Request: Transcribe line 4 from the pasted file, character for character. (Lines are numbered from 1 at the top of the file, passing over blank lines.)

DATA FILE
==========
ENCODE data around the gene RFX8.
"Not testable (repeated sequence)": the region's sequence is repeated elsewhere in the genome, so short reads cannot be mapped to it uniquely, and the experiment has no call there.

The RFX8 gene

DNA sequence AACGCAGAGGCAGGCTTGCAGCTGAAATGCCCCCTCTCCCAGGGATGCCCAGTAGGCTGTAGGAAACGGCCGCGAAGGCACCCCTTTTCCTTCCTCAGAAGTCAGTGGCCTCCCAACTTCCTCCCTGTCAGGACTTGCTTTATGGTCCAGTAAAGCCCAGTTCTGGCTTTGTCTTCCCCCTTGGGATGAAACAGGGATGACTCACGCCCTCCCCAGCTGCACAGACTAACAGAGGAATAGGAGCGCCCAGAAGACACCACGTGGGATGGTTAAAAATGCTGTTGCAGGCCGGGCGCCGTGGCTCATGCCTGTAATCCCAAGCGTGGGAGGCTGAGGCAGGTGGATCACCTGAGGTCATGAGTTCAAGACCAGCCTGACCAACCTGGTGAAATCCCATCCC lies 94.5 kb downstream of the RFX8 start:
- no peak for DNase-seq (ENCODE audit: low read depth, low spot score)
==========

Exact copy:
DNA sequence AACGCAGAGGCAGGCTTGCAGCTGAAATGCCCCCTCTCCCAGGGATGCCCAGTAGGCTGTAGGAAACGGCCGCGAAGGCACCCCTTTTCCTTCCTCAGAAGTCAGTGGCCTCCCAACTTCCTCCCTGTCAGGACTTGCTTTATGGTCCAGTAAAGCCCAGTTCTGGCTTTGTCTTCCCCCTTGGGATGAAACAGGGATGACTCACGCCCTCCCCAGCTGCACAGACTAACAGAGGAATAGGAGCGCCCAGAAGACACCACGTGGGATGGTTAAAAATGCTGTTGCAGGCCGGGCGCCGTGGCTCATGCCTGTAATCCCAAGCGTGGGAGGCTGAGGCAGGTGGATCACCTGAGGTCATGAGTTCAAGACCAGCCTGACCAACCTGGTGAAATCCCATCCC lies 94.5 kb downstream of the RFX8 start: